Perhaps it’s just that the people of that time did not have the technology to retain and then constantly play the music of their era around the house in the presence of their children, as parents like me have done from the start. My kids have hoovered up a ton of “my” music from the 1980’s into their playlists: it’s a little strange to pass one of their bedrooms and hear the booming, clashing, sounds of Joy Division’s Love Will Tear Us Apart, with the dulcet tones of Ian Curtis, as well as countless other tunes from a time before they were born.

Admittedly I’ve also used iTunes to access a past my parents may have known about but never passed on to me, as I enjoy Frank Sinatra, Elle Fitzgerald, The Andrews Sisters and others from the 40’s that I would never have listened to as a teenager.

But to my Millennial and Gen Z kids this great cultural and generational mashup is all perfectly normal, as two of them told me:

We’re culturally vibrant 😉. I choose to see this as the beginnings of a cultural reawakening.

And…

Listen, that song is a banger, as my peers would say. I would just like you to know that the Tik Toks have that song because people my age love it, not the other way around

Turns out that Mr Apodaca lives in a RV that can’t move and which has no running water. And yet he’s living the dream and the makers of that juice gave him a new truck the other day, while strangers on the Internet rang up thousands of dollars of fundraising for him on PayPal.

It underscores the notion that Stevieness is accessible to us all.

Written by Tom Hunter

October 10, 2020 at 4:42 pm

USA: Riots, Lockdowns and the Damage Done

While it’s the bigger cities like Portland, Seattle, Minneapolis and Chicago that have been the focus of the Burn Loot Murder crowd, smaller places have been hit. The worst being the town of Kenosha, Wisconsin, just a little further up the Western shores of Lake Michigan from Chicago.

But there have been plenty of much smaller places that also got some of the same treatment without the media attention, and the following link is to a guy who decided to travel through some of those places to see the damage. It’s a sad journey.

To take just a small sampling: Atlantic City, NJ, Fort Wayne, IN, Green Bay, WI, and Olympia, WA all underwent significant riots, at least per the normal expectations of life in these relatively low-key cities. Did you hear anything about them? Because I hadn’t, and I’m abnormally attuned to daily media coverage. Only because I personally visited did I learn of the damage.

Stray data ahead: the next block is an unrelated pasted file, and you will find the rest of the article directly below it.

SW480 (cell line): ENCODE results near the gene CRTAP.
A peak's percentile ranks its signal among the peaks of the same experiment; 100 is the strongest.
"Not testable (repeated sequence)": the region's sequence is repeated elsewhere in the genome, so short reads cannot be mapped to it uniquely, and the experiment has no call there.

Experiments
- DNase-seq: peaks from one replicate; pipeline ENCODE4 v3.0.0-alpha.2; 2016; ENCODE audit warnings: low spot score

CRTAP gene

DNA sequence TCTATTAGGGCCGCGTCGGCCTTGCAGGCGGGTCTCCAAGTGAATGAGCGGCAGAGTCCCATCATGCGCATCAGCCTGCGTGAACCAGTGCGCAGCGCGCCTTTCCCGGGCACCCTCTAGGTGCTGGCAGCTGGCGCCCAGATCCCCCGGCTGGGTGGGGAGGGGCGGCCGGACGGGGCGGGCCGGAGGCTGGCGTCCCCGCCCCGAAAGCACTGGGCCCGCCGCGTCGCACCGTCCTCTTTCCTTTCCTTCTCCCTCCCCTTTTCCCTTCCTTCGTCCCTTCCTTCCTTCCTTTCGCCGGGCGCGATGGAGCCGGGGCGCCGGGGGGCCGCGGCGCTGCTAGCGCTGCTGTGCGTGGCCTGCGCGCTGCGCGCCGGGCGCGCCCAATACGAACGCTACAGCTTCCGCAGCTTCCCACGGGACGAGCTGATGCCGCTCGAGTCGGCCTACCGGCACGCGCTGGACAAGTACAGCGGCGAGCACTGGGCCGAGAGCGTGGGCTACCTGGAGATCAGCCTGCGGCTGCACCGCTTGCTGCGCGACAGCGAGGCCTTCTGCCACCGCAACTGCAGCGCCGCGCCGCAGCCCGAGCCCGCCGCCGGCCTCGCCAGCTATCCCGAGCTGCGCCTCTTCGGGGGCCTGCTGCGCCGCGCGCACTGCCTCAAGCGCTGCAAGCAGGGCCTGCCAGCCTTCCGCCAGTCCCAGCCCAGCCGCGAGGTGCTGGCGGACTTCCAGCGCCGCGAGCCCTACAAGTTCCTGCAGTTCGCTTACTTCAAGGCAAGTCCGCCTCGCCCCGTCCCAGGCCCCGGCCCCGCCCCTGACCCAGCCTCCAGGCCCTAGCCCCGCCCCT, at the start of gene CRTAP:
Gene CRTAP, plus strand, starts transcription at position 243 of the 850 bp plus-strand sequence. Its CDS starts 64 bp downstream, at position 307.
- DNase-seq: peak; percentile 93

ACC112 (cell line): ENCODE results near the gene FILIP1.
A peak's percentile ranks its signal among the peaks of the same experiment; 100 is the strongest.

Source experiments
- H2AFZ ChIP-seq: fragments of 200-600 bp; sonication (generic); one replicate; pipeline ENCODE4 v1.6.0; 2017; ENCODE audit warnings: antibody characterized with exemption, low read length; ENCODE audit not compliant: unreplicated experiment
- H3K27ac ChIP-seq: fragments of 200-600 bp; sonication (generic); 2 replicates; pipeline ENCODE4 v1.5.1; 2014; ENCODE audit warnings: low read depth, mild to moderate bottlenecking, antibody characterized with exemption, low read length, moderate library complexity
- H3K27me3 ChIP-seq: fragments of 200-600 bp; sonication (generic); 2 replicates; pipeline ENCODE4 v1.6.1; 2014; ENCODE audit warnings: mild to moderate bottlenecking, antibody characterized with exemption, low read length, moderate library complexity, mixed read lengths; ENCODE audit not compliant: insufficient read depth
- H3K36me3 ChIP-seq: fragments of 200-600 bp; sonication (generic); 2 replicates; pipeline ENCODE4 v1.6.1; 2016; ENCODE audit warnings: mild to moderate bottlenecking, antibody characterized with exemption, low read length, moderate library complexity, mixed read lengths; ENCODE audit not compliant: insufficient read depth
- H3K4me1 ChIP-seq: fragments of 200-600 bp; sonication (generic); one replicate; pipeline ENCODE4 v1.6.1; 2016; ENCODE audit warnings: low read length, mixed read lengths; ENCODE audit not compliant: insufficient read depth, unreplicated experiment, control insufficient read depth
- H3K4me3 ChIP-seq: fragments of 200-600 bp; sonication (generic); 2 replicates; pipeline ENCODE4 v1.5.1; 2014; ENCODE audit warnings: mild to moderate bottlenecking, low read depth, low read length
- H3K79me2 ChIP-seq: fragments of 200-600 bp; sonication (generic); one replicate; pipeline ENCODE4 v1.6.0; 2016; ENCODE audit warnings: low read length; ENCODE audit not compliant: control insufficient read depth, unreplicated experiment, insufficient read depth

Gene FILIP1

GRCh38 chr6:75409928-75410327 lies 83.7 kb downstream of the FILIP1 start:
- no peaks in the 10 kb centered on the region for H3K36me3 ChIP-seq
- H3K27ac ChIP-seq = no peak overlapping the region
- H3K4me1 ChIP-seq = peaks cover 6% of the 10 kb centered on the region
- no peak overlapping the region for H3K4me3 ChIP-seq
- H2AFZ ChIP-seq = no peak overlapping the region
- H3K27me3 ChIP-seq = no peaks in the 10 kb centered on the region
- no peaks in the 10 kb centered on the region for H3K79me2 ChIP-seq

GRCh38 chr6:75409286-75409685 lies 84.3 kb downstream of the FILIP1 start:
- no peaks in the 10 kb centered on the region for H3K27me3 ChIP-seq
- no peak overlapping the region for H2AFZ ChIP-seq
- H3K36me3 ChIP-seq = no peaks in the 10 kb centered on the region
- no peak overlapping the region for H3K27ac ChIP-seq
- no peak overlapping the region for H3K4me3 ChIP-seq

The “article” is long but worth your time to read as he tours through these forgotten places and talks to forgotten people like Flora Westbrooks, whose salon was burned to the ground in Minneapolis, and Long Her, whose clothing store was looted.

Long Her (L) and Flora Westbrooks (R)

In almost every case these people are not White. Many of them are immigrants from places like Mexico, India, Ethiopia, Somalia…

Maybe the media commentators who reflexively glamorized these riots don’t know or don’t care, but the primary victims — meaning those who feared for their safety, suffered severe material losses, and whose lives were upended — are themselves minorities, and were targeted by activist whites.

He finishes on a sombre note, which is also a poor reflection on the MSM:

The man, an immigrant from Sierra Leone, said the following: “I grew up in a war zone, and I’ve never seen anything like it.” What does it say that these kinds of experiences have barely impinged on the national consciousness? Despite the incredible amount of destruction that I’ve personally witnessed, it’s only a tiny fraction. If I hadn’t made a point to spend six weeks traveling around the country, I never would’ve gotten this information.

Then there is this link to a substack article (these are becoming more common for journalists), Tales from America’s COVID college campuses, which contains a long list of testimonials about the insane conditions of American universities as they open for the start of their year. Here are just a three.

Southern Methodist University: “Students must wear masks outside dorm rooms, cannot visit another dorm, etc. Threatened with draconian honor code violations if they violate the rules and orientation was declared all virtual at the last minute.  Yet today, the athletes, with permission of and active participation by the University, were permitted to organize a BLM march through campus.”

Colorado State University: “My daughter … was there not even 24 hours and was sent to quarantine because she ‘might’ have come into contact with someone who was in contact with someone who tested positive for the virus. They made the students leave their own rooms and moved them into a room and they couldn’t bring their own bedding. The food they drop off is a frozen sandwich, orange, chips and soda. They have to stay there for 14 days and won’t even test them. No outside testing is even allowed. The admin don’t know what they’re doing nor do they let them outside. They make the locks not work.”